Bridlington ~my place of birth
Bridlington is the place my birthplace and the place I spent most of the first 18 years of my life before migrating to Australia. Bridlington is a holiday resort and fishing port located on the East coast of England. It is close to Scenic Flamboro Head which juts out into the North Sea.) During the winter not much happens people tend to hibernate, as it is cold damn cold. The wind sleight and rain are blown in from the North Sea. Most people rarely go out in winter, they take the necessary precaution of hibernating.
In summer though it is a different story. During these months, Bridlington and its surroundingshave long been a Mecca for tourists, and a retirement haven.
Fishing and light industry are the principal activities for the town. Shipbuilding was apparently carried out here in the 13th century; In1401 Henry IV ordered the Bailiffs of Bridlington to build a barge by Easter to convey men and stores to his army in Scotland.
A Dundee smuggler from Bridlington Bay in 1731 let it be known that he was afraid of none of the King's sloops except the "Salamander"; the Admiralty took him at his word and ordered Captain Hutchinson of the Salamander to go on patrol in Bridlington Bay.
Captain Cook the man credited with finding and surveying much of the Australian coastline came from a village not far from Bridlington.
At the beginning of the 19th century, Bridlington Harbour was at its busiest. In 1816, there were almost 80 grain ships in the year. As well there was a weekly ship to London. There were 145 Bridlington owned ships in 1820. Between 1829 & 1841 the number of voyages rose from 104 to 158. After the railway appeared in Bridlington the boat trade diminished rapidly. and though the new stone piers were built steamships appeared, the Harbour trade dwindled.
At the turn of the 19th Century Bridlington became easily accessible by train and people were able to take a trip on a Sunday and return to work back in the mines and factories in West Yorkshire. A Spa built at both Bridlington, and Scarborough, a town some 70 miles north allowed people to recover from the unhealthy environments The Smoke filled towns of the industrial coal mines, steel and cotton mills environment of West Yorkshire played havoc with peoples health.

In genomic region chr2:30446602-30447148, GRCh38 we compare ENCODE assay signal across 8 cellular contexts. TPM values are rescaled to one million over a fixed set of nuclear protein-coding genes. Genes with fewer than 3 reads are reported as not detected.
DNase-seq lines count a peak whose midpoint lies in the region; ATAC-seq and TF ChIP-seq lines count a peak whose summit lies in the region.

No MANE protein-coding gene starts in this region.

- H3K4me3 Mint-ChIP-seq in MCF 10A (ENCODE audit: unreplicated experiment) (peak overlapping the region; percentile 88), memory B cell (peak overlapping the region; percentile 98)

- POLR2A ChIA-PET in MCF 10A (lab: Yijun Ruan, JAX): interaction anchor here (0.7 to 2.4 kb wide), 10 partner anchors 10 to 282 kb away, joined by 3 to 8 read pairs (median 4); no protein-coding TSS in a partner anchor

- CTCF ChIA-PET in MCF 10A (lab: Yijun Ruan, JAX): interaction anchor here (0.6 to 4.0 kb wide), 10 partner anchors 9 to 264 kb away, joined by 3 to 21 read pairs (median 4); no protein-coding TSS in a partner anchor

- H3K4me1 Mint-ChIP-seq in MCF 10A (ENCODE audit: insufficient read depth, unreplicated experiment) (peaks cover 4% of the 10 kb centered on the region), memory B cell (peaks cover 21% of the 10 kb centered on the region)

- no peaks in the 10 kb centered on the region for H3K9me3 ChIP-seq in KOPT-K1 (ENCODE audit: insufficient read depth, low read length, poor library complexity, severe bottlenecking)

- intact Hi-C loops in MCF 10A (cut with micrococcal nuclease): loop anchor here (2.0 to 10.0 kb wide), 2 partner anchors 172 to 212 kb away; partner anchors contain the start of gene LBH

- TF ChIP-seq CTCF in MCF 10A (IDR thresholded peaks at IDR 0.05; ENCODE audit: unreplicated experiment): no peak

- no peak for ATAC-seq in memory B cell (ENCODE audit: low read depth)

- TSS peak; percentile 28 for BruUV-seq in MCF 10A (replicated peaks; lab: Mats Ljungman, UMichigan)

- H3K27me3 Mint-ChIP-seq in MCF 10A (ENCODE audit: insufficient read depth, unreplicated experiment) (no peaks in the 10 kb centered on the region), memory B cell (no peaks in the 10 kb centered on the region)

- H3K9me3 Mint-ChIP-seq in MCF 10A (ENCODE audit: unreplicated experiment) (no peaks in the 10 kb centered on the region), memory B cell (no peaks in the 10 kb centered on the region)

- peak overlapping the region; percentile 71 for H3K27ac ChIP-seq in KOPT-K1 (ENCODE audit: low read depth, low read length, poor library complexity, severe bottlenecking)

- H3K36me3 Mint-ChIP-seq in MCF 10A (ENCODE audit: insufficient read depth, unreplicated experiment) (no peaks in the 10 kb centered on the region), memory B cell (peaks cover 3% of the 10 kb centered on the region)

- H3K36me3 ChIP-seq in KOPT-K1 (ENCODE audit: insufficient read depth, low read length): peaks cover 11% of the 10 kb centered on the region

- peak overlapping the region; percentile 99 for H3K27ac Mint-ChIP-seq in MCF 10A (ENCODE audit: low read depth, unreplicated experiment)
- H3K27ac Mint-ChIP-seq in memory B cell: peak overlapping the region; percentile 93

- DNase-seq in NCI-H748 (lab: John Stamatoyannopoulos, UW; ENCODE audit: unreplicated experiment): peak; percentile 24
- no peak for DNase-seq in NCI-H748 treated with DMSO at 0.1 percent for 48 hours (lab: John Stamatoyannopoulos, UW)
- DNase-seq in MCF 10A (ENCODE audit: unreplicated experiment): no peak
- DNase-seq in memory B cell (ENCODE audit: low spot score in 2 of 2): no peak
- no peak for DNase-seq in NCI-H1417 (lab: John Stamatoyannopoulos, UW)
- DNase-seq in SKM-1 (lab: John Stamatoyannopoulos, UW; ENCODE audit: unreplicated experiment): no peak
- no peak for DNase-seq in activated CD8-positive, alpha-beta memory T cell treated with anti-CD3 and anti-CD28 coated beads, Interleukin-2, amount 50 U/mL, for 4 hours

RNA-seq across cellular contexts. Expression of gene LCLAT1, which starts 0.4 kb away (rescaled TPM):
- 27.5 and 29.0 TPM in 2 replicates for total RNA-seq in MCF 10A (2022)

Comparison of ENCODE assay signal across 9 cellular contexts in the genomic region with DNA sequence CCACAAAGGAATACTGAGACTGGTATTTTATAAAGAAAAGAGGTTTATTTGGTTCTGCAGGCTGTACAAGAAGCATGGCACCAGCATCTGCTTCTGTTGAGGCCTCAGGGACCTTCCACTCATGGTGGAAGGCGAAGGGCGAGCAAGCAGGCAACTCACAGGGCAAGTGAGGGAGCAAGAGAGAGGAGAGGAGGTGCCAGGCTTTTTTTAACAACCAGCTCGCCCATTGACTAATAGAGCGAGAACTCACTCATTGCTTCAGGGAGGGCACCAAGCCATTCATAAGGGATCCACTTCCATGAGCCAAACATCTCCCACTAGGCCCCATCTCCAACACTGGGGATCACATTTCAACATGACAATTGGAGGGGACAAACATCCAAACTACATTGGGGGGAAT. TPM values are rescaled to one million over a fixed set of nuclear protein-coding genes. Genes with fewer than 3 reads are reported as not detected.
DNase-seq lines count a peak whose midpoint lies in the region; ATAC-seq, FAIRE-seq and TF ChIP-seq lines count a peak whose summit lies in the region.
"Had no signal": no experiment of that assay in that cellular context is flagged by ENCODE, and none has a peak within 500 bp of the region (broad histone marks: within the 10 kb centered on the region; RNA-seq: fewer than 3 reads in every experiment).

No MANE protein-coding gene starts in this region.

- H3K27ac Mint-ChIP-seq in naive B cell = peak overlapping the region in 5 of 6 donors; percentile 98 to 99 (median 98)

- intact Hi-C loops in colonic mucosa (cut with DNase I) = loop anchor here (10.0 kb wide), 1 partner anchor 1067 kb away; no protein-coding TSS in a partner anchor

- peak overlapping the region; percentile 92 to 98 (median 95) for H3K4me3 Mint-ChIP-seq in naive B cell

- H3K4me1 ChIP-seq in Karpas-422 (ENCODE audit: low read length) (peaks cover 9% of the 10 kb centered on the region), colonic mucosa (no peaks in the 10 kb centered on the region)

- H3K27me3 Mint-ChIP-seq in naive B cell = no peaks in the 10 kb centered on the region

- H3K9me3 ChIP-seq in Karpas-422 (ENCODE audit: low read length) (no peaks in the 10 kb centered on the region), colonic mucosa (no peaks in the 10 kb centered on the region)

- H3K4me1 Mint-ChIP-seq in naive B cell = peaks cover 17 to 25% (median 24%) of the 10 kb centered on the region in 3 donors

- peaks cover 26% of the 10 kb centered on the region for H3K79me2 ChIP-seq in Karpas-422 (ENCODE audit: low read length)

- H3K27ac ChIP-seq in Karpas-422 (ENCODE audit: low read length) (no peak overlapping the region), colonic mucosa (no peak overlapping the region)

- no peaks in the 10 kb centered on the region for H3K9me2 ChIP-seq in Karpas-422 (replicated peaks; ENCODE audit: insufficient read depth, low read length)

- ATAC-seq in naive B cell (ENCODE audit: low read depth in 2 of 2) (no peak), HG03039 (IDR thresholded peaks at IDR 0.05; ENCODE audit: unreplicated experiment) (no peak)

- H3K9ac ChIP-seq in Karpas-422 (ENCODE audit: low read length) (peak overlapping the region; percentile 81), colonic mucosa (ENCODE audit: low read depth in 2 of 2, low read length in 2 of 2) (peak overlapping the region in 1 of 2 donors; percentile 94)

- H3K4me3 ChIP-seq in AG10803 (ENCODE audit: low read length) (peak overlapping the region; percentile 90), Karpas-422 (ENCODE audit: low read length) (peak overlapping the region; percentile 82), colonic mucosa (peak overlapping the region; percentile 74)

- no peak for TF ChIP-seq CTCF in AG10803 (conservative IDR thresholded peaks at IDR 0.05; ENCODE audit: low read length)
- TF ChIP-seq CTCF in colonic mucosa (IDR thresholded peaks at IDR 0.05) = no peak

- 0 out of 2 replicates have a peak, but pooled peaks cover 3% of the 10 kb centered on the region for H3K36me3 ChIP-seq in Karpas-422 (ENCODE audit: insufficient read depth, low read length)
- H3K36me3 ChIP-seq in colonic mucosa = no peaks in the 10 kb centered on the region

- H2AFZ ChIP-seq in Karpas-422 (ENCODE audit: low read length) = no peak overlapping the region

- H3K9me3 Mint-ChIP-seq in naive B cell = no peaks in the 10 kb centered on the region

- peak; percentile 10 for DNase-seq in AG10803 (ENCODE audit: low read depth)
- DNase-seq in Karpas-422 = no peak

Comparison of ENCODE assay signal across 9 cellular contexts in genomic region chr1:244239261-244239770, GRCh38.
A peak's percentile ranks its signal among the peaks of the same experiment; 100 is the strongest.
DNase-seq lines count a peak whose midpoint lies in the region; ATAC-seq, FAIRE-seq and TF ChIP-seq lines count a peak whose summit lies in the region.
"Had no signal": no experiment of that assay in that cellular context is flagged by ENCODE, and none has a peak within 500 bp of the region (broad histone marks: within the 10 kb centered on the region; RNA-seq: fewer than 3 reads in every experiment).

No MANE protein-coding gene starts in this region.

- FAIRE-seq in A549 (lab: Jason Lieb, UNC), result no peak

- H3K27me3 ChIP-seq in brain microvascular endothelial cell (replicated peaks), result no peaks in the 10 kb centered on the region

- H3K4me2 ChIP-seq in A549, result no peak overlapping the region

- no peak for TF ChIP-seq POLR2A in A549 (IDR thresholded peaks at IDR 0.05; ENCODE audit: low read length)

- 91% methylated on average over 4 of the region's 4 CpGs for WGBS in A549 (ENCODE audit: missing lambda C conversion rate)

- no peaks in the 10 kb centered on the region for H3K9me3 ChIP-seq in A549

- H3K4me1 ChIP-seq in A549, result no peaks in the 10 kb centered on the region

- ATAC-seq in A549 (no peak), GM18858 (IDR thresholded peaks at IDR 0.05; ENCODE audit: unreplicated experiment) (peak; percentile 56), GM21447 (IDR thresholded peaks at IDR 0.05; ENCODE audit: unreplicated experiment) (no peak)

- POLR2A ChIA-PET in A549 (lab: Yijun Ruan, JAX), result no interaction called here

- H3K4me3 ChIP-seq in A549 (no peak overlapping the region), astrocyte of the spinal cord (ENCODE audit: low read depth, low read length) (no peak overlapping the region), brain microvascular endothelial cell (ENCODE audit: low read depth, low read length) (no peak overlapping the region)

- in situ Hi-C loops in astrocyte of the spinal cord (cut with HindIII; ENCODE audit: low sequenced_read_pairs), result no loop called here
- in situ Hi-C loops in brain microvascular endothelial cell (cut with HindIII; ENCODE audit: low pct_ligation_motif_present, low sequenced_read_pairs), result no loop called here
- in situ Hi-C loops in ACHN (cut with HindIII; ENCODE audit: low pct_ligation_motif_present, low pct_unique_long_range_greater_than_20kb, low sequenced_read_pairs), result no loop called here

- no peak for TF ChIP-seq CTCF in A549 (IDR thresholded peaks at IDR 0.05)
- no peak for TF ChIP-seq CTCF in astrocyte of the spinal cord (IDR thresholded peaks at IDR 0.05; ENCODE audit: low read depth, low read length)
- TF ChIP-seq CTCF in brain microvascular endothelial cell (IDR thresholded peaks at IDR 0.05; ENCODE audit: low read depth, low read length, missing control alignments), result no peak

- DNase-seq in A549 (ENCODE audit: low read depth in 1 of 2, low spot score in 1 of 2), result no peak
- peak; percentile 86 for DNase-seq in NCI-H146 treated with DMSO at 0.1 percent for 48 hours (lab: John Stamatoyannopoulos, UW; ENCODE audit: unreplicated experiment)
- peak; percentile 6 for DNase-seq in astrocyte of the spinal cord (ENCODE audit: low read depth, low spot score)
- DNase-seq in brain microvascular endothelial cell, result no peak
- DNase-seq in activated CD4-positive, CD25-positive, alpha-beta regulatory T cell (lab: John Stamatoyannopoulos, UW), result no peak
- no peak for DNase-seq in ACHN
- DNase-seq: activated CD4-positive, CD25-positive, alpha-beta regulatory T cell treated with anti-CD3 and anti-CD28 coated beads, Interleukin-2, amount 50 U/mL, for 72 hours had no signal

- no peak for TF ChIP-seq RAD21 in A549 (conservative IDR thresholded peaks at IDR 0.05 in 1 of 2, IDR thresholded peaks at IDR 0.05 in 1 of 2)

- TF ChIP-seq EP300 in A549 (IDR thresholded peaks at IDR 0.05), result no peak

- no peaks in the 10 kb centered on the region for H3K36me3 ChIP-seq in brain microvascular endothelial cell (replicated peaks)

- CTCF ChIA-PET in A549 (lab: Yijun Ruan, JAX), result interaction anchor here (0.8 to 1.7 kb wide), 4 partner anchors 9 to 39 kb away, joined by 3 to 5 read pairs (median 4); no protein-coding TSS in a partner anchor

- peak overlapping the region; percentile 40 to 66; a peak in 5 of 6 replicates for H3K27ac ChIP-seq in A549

The pleasure boats in Bridlington became popular. Notable the MV Yorkshire man, Thornwick, Yorkshire Belle, Boys Own, Flamborian, Bridlington Queen. These boats used to do an hourly or two hourly trips to the chalk cliffs off Sewerby where a vast array of seabirds nest, cormorants, guillemots and seagulls as well as other varieties of seabirds. In my early- teens I got a job on the boat helping with maintenance when I say the boat I mean the Flamborian. The Flamborian was the Boat called the 'Boys Own' which was refitted and renamed. As well a upper deck added to the boat in the late 1960's. My job included chipping off old paint and swabbing the patches with red lead until it could be repainted. Then I used to wash cups & plates in the Cafeteria. Occasionally I would help with tying the boat up in the Harbour.
My father was a musician and played the Piano Accordian from the 1940’s on various boats until 1972.
What I remember most about Bridlington was the Harbour where I used to spend most of my time either on the pleasure Boats The Bridlington Queen the Yorkshire Belle, The Thornwick or the Boys Own. My father was a musician and he used to play the piano accordion on these vessels. In fact he spent twenty or so years 5 months of the year on the pleasure boats after the war. During the war my dad was a Rations Clerk as he had T.B. earler. I used to love going on the boats going down the harbour and going on pleasure trips to Scarborough and Whitby.
The beaches in Bridlington and quite good by British standards. The beaches consist of mostly fine white sand which makes sitting and walking on them pleasurable. Parts of the beaches though have lots of pebbles.
All year around lots of people go fishing on the cobbles and other fishing vessels. During the sixties when I lived there there was fish in abundance But regretfully I guess the North Sea's now have been over-fished.